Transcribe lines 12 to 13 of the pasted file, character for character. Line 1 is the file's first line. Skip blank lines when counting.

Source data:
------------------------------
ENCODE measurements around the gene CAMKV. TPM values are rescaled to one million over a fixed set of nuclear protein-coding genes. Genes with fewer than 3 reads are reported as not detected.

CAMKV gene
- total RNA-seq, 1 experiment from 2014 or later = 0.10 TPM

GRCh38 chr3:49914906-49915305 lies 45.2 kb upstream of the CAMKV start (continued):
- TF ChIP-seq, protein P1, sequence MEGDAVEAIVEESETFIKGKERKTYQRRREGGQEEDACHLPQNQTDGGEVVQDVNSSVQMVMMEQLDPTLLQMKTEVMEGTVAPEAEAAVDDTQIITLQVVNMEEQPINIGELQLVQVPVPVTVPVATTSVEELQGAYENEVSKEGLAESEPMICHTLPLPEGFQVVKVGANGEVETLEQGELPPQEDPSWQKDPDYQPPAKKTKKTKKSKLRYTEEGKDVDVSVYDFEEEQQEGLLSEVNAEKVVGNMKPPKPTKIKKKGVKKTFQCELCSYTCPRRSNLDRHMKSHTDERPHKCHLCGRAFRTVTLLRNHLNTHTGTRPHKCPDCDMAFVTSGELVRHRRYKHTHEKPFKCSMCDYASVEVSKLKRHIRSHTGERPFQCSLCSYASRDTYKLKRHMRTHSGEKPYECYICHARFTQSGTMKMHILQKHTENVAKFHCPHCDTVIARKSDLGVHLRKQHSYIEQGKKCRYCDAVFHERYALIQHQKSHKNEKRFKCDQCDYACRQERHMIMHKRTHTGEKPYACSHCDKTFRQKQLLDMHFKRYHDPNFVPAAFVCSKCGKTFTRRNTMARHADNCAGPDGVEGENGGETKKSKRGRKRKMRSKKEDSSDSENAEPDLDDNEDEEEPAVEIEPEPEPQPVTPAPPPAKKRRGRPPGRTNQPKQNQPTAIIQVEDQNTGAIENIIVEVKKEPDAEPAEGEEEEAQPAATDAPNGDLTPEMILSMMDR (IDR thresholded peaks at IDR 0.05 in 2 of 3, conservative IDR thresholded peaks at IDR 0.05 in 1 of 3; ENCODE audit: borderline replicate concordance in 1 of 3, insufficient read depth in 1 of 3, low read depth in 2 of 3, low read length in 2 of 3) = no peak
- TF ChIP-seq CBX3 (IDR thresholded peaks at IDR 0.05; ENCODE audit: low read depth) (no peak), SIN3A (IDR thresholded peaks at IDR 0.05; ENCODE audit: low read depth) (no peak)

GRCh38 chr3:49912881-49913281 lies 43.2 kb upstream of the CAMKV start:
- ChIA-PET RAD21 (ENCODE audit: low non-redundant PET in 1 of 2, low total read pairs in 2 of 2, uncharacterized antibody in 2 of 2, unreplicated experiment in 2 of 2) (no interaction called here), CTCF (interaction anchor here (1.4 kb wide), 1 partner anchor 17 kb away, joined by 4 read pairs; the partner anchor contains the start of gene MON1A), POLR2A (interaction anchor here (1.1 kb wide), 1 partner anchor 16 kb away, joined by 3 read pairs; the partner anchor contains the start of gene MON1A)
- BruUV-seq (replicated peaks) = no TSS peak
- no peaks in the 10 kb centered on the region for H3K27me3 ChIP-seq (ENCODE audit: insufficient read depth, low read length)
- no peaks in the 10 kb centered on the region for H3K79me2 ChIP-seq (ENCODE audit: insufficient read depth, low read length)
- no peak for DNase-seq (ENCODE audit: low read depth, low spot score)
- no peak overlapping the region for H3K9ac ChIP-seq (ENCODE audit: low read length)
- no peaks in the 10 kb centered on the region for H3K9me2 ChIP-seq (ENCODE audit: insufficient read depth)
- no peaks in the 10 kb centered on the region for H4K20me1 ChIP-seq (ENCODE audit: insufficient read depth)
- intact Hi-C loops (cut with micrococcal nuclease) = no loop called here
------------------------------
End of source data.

- no peak for DNase-seq (ENCODE audit: low read depth, low spot score)
- no peak overlapping the region for H3K9ac ChIP-seq (ENCODE audit: low read length)